Politics, Business & Culture in the Americas

Social Networking in Ecuador’s Police Action

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The specifics of the planning process behind the September 30 police action are still murky.  However, it has become clear that the police force used SMS messaging to rapidly spread information about the unpopular Ley de Servicio Publico and to coordinate the strike for the next morning.  Similarly, national newspapers such as El Comercio have argued that the Correa administration, opposition politicians and the general public utilized various forms of communication such as Twitter and Facebook to coordinate, mobilize and share information.  But, are all forms of communication created equally?

Facebook.  About 30 politicians in Ecuador, including president Correa, have Facebook pages and thousands—even tens of thousands—of followers.  Since September 30, Correa (or, presumably an assistant) has made use of this form of social networking to provide opinions on the golpe, the police and other issues as well as to call people to the streets in support of democracy and the government. 

Other assembleistas in Correa´s camp, as well as opposition politicians such as César Montúfar (Concertación Nacional Democrática), have used their Facebook pages as a space to profess their opinions and to share information about legislative happenings.  The general public, especially on September 30 and October 15, has used Facebook for posting their opinions and their involvement in street protests.  However, because Facebook is, by design, exclusive, the information and opinions that are posted have a limited audience.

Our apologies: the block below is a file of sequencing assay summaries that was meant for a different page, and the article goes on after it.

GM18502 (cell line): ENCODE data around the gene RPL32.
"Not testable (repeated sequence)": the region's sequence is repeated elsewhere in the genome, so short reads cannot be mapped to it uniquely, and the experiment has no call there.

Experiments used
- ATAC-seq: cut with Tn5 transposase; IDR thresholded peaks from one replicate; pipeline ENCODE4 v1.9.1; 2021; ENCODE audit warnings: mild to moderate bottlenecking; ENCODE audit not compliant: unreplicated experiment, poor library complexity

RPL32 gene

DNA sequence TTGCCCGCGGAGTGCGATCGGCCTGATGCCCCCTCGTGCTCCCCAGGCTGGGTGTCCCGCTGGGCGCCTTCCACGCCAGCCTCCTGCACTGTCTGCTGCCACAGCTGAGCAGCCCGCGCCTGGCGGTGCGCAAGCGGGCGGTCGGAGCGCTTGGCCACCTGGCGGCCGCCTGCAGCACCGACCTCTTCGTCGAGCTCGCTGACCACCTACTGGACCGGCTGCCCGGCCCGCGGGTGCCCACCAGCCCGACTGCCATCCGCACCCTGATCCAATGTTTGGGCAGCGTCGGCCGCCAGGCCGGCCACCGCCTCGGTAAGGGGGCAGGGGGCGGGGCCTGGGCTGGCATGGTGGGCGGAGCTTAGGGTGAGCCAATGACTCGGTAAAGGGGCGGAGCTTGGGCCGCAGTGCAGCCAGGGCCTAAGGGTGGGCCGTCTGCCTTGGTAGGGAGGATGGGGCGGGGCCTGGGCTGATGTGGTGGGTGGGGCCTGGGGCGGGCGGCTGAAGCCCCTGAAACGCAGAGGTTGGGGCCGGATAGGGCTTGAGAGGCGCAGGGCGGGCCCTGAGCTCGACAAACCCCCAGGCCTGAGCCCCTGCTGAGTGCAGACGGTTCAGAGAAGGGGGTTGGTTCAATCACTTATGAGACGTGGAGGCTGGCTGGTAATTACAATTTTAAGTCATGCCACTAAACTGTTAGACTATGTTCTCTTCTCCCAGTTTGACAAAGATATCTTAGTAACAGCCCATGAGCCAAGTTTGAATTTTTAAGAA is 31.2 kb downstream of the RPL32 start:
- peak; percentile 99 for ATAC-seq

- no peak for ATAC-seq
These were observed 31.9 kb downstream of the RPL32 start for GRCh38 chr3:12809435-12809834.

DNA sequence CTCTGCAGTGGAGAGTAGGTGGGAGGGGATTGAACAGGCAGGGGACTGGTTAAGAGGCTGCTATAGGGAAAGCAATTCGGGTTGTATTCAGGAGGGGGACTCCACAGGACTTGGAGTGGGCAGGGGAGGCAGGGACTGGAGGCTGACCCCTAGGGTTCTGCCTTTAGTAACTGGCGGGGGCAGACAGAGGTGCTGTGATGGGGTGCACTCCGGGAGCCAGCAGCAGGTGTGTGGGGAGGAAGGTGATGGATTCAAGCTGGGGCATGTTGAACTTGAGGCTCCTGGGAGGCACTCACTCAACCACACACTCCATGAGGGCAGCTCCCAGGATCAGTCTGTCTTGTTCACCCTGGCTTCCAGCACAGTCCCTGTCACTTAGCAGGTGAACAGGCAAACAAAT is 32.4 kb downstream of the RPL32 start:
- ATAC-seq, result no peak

Twitter.  Politicians´ tweets of information, links to debates and laws available online and opinions (in 140 characters or less) are sent into the “twitósfero” where direct followers, or anyone else searching for a specific term can find them.  The general public took advantage of twitter on September 30 to communicate about the location of protests, the activities of the police and the military and to share information that was not being broadcast over the television via the cadena nacional.  However, the sheer volume of tweets made it difficult to sort through and find information.  Plus, in the twitósfero, the reliability of information is always in question.

SMS.  SMS messaging is the hardest of the three forms of communication to measure because it is private.  However, El Comercio has determined that the police were using SMS to pass along the word that the assembly had approved the cuts to their bonuses, as well as information about the planned strike, beginning the night of September 29.  Because a strike is always risky, it is not an easy decision for participants to make.  Similarly, those demonstrating in support of the government have indicated that they received information about the location and safety of the demonstrations from friends via SMS.  In both cases, the fact that information and plans were coming from trusted colleagues or acquaintances resulted in a greater likelihood of participation in protest activities.

Social networking has important implications for politics, both from the perspective of the government and of the population.  However, tools such as Facebook and Twitter have proven to be problematic in terms of access and the quantity and quality of information.  SMS messages are more effective for mobilization because they are more credible and manageable.

*Lindsay Green-Barber is a guest blogger to AmericasQuarterly.org. She is a graduate teaching fellow at Hunter College and PhD candidate at City University in New York and is in Ecuador doing field research for her doctoral dissertation on information and communication technologies and social movements in developing countries.

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